Purpose: Used as part of a core ICT unit in a BEd (Early Childhood) program.  Devised as an authentic activity, students were tasked to write a story suitable for children.  They then had to create a digital version of this story using iPods and other technologies.  The task was designed to prepare students for a 21st Century classroom and introduce them to a range of technologies through the use of them rather than learning about them.

Audience: On completion the stories were shown to the class as a whole with a presentation on the creation and design processes.

Form: Students worked in groups of 2-3 to produce the ‘childrens story’.



Institution: University of Wollongong

Olney et al (2009)

Educational Psychology

Purpose: digital stories are used as a means of sharing ‘stories’ about practice.  For example, how to improve the experiences for autistic children by managing uncertainty in specific situations. 

Audience: these stories are firmly about sharing practice but can be aimed at fellow professionals or at family members. 

Form: produced as very short bite sized films that are readily accessible.  In this example animated images are used to avoid any ethical issues with images.  The informal format makes them accessible to families as well as fellow professionals.



An example story on the BBC Capture Wales site, with an explanation, from Professor Colin Terrell, Educational Psychologist, University of Gloucestershire


Purpose: Digital storytelling was introduced as part of the student induction (transition into HE programme).  It was chosen as a group activity to encourage students to reflect on the academic activity they were engaged in as part of the induction. 

Audience: the digital stories were used formatively.  They were shown to the whole group at the end of the induction week and students were given indicative feedback.

Form: short stories of 2-3 minutes produced through students working in groups of 5-6.  The style of the stories were mostly in report form rather than personal narratives.



Institution: University of Gloucestershire

Jenkins & Lynch (2007); Jenkins & Lonsdale (2008); Gravestock & Jenkins (2009); Case Study 3


Example stories can be viewed at:




Institution: University of Houston




Purpose: Latina Life Stories unit at California State University, Monterey Bay.  Students are required to produce a story reflecting on a significant moment, person or event that has helped shape their identity.  Students are also required to write a short reflective essay on completion of the digital story linking to theory and their understanding of concepts of identity.

Audience: The stories are summatively assessed.  However, the stories are shown to the whole class when complete and the process of development involves in-class opportunities for sharing and discussion.  This whole class involvement has a community development impact on the group.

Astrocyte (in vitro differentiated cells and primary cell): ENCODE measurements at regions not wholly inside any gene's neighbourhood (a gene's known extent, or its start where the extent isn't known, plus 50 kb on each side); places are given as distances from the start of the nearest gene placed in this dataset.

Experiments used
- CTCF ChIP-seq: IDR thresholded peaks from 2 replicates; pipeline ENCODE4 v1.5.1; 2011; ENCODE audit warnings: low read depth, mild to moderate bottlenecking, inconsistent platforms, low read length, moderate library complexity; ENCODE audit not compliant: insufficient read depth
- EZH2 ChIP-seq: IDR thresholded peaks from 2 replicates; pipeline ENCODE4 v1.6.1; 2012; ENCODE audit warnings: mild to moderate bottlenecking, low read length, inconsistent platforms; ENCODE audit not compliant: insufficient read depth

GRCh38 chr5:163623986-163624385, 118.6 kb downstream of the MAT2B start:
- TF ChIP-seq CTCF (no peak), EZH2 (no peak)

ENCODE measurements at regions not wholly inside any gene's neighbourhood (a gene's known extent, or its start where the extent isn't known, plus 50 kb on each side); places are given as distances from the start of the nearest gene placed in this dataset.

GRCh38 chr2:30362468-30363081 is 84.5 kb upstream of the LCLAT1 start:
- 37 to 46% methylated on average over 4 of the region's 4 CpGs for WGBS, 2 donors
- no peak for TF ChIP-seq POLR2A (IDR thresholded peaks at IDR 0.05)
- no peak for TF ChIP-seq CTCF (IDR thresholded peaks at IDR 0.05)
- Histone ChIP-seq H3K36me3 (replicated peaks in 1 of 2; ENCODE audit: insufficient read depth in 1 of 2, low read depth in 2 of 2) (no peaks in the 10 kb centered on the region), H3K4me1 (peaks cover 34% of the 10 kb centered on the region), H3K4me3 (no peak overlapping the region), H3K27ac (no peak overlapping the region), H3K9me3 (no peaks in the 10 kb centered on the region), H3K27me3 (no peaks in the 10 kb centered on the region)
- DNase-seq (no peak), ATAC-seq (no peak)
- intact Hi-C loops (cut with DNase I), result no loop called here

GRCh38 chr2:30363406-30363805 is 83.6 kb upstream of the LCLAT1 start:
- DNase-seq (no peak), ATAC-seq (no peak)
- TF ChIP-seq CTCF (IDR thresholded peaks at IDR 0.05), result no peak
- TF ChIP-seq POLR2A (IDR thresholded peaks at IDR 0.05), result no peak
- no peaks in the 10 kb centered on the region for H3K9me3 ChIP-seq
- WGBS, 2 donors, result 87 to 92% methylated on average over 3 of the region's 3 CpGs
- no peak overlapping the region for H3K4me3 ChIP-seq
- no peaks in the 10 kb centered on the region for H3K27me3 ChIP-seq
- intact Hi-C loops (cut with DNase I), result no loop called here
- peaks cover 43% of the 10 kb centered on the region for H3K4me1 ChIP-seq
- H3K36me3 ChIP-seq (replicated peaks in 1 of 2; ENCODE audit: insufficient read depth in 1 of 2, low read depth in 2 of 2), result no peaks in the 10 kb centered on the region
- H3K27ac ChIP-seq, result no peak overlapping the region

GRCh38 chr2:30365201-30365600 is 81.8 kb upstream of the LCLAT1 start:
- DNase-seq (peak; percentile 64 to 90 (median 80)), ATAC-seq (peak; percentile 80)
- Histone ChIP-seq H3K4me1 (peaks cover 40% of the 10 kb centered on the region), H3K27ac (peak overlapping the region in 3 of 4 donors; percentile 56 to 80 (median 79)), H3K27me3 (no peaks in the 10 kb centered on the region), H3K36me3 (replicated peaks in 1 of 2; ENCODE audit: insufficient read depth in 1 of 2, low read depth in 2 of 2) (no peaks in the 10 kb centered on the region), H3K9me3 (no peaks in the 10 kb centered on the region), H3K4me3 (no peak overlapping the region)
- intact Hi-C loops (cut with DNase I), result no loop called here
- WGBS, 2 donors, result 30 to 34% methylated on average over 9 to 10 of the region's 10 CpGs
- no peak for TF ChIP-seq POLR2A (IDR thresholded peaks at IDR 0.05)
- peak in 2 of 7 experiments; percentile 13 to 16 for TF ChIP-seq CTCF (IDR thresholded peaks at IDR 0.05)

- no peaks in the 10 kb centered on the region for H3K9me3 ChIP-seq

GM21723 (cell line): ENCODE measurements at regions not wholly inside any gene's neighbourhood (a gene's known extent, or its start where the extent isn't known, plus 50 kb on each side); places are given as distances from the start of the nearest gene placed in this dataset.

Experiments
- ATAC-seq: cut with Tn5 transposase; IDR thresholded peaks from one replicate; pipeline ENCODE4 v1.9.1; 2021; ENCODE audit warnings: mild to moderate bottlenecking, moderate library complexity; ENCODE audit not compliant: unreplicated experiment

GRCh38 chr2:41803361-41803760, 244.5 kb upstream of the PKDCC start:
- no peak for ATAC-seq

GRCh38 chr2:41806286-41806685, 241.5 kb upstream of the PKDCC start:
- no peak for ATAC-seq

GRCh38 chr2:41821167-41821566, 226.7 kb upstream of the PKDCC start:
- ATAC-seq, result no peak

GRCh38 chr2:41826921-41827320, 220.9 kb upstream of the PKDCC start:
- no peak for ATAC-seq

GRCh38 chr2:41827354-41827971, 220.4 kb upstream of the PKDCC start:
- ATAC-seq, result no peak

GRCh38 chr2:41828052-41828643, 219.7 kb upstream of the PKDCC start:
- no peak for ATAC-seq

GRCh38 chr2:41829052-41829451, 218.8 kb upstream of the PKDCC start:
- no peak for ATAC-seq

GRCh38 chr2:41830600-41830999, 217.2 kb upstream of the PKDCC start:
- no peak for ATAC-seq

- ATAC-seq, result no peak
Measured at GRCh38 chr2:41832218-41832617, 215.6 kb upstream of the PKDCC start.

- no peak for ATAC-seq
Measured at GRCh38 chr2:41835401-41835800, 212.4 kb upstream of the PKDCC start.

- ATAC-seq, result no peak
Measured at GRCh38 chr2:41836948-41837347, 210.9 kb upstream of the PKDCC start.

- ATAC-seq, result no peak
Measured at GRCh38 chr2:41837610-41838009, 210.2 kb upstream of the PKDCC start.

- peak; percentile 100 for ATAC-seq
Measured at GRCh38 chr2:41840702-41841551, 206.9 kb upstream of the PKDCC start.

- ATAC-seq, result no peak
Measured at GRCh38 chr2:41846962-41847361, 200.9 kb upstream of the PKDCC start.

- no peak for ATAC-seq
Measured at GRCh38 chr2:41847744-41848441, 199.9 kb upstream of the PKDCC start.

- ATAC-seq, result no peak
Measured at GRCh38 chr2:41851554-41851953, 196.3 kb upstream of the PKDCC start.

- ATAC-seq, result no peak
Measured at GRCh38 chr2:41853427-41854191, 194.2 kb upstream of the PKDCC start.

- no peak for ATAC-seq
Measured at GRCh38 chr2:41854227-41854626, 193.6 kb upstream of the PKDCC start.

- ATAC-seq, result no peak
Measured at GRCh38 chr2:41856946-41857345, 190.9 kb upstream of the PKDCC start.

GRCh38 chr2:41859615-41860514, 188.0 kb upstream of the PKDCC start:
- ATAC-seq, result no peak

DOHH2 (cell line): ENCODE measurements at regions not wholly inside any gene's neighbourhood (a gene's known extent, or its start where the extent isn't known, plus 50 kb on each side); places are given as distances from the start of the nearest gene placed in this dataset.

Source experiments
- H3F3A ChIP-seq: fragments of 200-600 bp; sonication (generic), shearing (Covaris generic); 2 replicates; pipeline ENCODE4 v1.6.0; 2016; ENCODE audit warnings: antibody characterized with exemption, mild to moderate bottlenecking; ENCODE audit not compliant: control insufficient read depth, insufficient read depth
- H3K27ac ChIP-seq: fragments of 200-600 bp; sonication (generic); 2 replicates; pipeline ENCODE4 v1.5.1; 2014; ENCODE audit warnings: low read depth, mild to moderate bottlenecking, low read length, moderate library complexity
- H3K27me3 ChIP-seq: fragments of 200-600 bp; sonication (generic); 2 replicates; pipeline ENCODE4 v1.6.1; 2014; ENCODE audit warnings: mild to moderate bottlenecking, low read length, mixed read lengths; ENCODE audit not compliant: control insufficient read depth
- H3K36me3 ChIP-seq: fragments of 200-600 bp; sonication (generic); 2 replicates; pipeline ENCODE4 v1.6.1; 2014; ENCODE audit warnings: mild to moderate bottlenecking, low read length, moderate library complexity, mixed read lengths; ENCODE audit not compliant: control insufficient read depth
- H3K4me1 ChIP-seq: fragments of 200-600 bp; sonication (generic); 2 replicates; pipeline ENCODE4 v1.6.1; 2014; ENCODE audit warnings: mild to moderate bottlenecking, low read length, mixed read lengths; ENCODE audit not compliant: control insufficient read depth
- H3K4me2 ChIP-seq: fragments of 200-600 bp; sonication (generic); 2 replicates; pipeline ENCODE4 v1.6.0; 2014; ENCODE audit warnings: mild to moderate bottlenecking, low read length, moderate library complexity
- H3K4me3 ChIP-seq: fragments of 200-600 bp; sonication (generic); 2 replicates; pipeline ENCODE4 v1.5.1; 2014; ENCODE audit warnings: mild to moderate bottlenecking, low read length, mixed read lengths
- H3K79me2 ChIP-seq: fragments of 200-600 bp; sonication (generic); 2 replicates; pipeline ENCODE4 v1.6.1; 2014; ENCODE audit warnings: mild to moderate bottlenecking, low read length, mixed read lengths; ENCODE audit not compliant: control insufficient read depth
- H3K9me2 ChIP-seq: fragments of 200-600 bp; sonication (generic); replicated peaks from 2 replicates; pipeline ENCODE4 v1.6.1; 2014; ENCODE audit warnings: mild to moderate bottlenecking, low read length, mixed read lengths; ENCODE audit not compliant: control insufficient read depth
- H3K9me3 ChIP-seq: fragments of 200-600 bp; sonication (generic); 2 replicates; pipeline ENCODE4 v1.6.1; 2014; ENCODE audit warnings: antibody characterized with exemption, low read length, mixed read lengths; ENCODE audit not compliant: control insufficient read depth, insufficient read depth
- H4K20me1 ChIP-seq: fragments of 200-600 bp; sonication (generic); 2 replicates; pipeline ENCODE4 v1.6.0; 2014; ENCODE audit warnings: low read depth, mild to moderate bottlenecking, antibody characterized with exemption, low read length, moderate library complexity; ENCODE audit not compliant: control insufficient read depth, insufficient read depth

Form: the stories are short, 3 minutes long, individual stories, produced as very personal narratives. 



Example story ‘Dancing into mi cultura’ (Liliana Cabrera-Murillo) available from https://digitalcommons.georgetown.edu/projects/digitalstories/



Institution: California State University, Monterey Bay

Benmayor (2008)

Landscape Design

Purpose: First year Landscape Design course, which uses digital storytelling as a means for students to reflect on how their own personal development as designers.  The use of digital storytelling allows students to use images of their models to demonstrate how ideas have developed with a reflective narrative.

Audience: Created as personal narratives the stories were, when initially used, seen only by staff.  Stories are now shown to the class reflecting also the studio culture of the landscape discipline.  The stories form a small proportion of the assessment for the unit.

Form: stories are produced individually as personal narratives.  Length of the stories is short, 2-3 minutes.



Institution: University of Gloucestershire

Gravestock & Jenkins (2009); Case Study 1

Leisure, Tourism & Hospitality

Purpose: Final year Leisure, Tourism and Hospitality students are required to reflect on a critical incident from their industrial placement as part of their degree.  The digital stories are a personal reflection on how the critical incident has affected their own personal development and sense of self.

Audience: This is a summatively assessed piece of work.

Form: The students are supported through the narrative development through the use of activities based on models of reflection.  The stories are short, 3-4 minutes in length.